Dixon Hughes Goodman LLP
FTC to Host Public Workshop Examining the U.S. Auto Distribution System Workshop Will Explore Competition, State Regulations, and Emerging Trends in the Industry, Project No. P131202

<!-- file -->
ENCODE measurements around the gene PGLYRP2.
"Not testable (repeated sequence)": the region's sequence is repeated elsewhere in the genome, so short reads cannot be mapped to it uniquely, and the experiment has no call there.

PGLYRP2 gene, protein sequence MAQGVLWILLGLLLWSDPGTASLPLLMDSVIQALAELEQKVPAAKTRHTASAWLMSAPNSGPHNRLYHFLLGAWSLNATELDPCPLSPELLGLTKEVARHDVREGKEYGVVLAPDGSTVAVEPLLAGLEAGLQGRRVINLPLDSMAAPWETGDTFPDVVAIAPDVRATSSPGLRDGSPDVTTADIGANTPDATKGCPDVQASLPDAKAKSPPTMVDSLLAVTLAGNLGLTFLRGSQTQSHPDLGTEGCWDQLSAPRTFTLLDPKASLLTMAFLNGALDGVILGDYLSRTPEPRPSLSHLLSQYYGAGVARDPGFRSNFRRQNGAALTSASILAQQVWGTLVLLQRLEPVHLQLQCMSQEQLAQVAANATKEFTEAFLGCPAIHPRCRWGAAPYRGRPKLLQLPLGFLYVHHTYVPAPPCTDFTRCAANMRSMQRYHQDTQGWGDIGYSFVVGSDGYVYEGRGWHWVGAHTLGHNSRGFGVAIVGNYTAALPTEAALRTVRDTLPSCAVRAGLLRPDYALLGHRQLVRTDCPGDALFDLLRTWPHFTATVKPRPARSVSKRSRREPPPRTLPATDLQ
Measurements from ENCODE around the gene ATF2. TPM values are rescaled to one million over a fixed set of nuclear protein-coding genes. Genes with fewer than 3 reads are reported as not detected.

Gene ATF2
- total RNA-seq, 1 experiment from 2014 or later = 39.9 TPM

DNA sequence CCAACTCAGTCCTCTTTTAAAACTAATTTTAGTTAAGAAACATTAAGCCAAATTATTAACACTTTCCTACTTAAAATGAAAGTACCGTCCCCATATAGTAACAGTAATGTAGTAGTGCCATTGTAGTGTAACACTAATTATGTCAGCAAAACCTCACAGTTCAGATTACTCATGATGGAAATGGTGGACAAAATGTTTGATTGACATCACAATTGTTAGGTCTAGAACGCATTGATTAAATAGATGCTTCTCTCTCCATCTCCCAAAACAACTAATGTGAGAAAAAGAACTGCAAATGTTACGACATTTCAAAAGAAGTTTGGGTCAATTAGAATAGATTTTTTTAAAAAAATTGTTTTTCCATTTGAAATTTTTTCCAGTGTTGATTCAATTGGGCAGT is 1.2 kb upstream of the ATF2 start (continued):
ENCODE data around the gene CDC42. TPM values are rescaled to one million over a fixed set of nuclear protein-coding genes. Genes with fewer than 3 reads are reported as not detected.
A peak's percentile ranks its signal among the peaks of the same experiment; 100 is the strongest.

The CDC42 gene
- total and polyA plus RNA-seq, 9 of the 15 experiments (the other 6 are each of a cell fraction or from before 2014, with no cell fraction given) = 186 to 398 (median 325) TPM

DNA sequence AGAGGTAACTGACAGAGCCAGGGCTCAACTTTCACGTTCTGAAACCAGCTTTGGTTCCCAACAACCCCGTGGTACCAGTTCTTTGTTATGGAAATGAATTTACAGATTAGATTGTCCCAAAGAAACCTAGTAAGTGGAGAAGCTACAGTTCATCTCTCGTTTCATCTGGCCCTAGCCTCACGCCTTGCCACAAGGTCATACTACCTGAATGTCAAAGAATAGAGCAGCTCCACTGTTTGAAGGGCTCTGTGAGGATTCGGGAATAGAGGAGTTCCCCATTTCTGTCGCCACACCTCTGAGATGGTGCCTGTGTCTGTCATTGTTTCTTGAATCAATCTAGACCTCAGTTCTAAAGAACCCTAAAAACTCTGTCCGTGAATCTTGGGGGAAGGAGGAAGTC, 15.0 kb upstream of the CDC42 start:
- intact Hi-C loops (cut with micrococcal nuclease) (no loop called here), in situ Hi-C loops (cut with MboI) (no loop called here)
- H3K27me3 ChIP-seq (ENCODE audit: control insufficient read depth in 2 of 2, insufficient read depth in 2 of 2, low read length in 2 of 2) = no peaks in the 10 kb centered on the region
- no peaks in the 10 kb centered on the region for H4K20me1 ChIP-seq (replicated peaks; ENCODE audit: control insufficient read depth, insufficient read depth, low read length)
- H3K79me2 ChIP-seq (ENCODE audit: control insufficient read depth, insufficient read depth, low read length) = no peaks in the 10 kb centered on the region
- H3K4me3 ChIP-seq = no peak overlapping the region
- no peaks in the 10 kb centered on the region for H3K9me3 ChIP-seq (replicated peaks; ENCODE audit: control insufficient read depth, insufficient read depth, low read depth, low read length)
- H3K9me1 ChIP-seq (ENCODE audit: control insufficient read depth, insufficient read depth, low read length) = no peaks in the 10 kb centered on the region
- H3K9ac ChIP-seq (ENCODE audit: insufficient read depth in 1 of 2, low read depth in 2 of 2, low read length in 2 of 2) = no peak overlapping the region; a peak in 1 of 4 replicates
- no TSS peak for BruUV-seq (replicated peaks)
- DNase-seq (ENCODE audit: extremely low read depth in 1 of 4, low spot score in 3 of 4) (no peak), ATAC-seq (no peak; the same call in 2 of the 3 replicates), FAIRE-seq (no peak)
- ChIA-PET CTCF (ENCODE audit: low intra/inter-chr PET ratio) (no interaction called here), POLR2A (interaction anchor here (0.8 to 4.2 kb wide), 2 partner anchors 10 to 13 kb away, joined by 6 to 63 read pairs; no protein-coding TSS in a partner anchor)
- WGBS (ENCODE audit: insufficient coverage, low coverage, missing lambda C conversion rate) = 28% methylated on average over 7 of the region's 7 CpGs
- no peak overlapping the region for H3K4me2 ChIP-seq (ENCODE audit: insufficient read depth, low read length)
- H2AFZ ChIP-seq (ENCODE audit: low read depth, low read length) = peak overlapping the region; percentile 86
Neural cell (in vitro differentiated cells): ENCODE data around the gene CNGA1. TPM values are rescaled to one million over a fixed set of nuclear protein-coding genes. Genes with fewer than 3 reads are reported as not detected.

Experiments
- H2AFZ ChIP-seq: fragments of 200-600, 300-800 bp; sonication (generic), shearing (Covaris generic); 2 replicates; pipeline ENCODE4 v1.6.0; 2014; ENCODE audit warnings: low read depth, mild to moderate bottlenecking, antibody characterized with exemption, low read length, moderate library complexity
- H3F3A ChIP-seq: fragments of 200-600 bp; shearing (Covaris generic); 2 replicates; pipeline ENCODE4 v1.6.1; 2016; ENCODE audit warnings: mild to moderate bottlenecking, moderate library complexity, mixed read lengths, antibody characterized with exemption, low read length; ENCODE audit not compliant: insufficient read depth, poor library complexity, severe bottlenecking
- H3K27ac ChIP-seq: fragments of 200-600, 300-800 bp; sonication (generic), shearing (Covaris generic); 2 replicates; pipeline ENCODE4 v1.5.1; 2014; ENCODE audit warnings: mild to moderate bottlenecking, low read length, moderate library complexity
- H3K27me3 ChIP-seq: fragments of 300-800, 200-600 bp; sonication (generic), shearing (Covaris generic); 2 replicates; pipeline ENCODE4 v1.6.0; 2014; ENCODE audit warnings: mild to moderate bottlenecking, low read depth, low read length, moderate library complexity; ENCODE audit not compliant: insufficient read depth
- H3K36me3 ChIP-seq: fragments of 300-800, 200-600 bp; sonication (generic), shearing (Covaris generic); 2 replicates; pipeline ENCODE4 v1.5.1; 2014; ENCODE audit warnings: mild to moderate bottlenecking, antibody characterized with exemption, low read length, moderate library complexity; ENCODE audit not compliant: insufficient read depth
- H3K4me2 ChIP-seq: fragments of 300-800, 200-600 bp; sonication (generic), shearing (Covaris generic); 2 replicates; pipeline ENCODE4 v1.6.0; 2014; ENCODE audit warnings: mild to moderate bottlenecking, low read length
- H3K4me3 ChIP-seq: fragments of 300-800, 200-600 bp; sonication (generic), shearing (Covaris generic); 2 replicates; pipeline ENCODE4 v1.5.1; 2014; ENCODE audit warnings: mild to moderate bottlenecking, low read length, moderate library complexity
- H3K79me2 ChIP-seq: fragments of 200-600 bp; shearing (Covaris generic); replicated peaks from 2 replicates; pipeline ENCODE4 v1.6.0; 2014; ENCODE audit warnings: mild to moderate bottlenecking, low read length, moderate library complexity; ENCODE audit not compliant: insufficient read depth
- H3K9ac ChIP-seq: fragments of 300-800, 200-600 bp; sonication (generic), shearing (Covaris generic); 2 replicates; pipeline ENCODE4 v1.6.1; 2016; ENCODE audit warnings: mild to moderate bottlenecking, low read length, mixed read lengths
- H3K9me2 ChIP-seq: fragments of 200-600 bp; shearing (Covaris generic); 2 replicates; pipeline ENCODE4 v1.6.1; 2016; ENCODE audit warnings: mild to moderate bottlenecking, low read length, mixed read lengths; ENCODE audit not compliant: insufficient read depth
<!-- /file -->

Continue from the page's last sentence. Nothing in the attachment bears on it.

Hello, my name is Jon Gee and I am a Senior Tax Manager at DHG Dealerships, the national dealership practice of Dixon Hughes Goodman. I've been in the accounting industry for more than 17 years and I have spent the past year and a half working exclusively with automotive dealerships and dealer groups. Our firm is known for working with many large dealership groups and many single rooftop dealerships. All in all, we work with more than 2,000 dealerships across the country. I am writing about the FTC Workshop that was held in Washington DC on Jan. 19, 2016. DHG sent a representative to the workshop and his feedback from the Workshop concerns me. What I understand from him and others who attended, many of the speakers feel that it's time to repeal the state level legislation that protects the dealership franchise system because many dealers have grown to a size that enables them to sufficiently challenge the OEMs, suggesting they are now equals in negotiations and power. It's my opinion that this is not the case. Even though my experience in this industry has been brief, I can attest to the fact that the OEMs do exert tremendous influence over the franchised dealers and dealer groups -- regardless of size. From what I have observed thus far, dealers are not in a position to negotiate with the OEMs as the they exercise almost complete control over their dealers. A few examples of this are: 1) The owners of many smaller dealership have too much of their total personal wealth tied up in the dealership to challenge the manufacturer. 2) The owners of many larger dealership chains have too much corporate exposure to challenge the manufacturer 3) Dealers, even the largest ones, are heavily credit dependent (the economies of scale for larger dealers are not manifested in reduced credit dependency) The automotive retail industry is unique in that we rarely see a similar model with our firm's other clients that operate in other industries. Examples of this are: 1) Pressure to take excess parts from OEMs 2) Facilities upgrades requirements (OEM payments insufficient because ROI is not realistic) 3) During upgrades, requirements to use OEM vendors that are often less competitive than local vendors 4) During upgrades, requirements to follow detailed specs and use materials that may not be suited for the local market 5) Denial of succession in a family business, especially at stressful times for the business I appreciate your time in considering my comments. This is a serious issue to consider because many lives have been shaped and built upon the current structure that has been in place for many years. The livelihood of so many individuals and families are at stake with this matter. Thank you for your consideration.